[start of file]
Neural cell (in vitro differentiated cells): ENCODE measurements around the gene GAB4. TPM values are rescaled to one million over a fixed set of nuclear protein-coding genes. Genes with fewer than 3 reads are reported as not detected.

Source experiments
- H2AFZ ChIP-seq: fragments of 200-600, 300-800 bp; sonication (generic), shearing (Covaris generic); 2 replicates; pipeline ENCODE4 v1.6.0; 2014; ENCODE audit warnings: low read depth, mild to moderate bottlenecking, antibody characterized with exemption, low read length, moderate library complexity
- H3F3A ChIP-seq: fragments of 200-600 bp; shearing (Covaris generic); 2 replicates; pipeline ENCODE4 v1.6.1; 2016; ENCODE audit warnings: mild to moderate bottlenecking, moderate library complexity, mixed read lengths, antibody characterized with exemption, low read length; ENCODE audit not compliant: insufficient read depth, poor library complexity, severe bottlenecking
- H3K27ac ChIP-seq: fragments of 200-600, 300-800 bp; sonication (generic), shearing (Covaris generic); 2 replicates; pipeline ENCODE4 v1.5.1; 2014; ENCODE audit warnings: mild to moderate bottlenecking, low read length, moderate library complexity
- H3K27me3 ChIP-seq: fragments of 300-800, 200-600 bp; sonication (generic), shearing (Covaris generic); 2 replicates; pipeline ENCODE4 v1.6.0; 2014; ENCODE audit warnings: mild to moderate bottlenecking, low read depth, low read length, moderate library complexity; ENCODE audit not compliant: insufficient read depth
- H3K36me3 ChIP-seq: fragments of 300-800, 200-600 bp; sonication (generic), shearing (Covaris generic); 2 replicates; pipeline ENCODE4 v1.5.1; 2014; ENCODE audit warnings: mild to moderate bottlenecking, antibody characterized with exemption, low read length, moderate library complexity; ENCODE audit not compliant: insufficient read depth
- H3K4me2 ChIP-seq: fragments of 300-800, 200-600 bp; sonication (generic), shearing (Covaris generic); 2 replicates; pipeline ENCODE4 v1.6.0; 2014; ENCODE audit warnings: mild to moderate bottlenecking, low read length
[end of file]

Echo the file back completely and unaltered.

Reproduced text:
Neural cell (in vitro differentiated cells): ENCODE measurements around the gene GAB4. TPM values are rescaled to one million over a fixed set of nuclear protein-coding genes. Genes with fewer than 3 reads are reported as not detected.

Source experiments
- H2AFZ ChIP-seq: fragments of 200-600, 300-800 bp; sonication (generic), shearing (Covaris generic); 2 replicates; pipeline ENCODE4 v1.6.0; 2014; ENCODE audit warnings: low read depth, mild to moderate bottlenecking, antibody characterized with exemption, low read length, moderate library complexity
- H3F3A ChIP-seq: fragments of 200-600 bp; shearing (Covaris generic); 2 replicates; pipeline ENCODE4 v1.6.1; 2016; ENCODE audit warnings: mild to moderate bottlenecking, moderate library complexity, mixed read lengths, antibody characterized with exemption, low read length; ENCODE audit not compliant: insufficient read depth, poor library complexity, severe bottlenecking
- H3K27ac ChIP-seq: fragments of 200-600, 300-800 bp; sonication (generic), shearing (Covaris generic); 2 replicates; pipeline ENCODE4 v1.5.1; 2014; ENCODE audit warnings: mild to moderate bottlenecking, low read length, moderate library complexity
- H3K27me3 ChIP-seq: fragments of 300-800, 200-600 bp; sonication (generic), shearing (Covaris generic); 2 replicates; pipeline ENCODE4 v1.6.0; 2014; ENCODE audit warnings: mild to moderate bottlenecking, low read depth, low read length, moderate library complexity; ENCODE audit not compliant: insufficient read depth
- H3K36me3 ChIP-seq: fragments of 300-800, 200-600 bp; sonication (generic), shearing (Covaris generic); 2 replicates; pipeline ENCODE4 v1.5.1; 2014; ENCODE audit warnings: mild to moderate bottlenecking, antibody characterized with exemption, low read length, moderate library complexity; ENCODE audit not compliant: insufficient read depth
- H3K4me2 ChIP-seq: fragments of 300-800, 200-600 bp; sonication (generic), shearing (Covaris generic); 2 replicates; pipeline ENCODE4 v1.6.0; 2014; ENCODE audit warnings: mild to moderate bottlenecking, low read length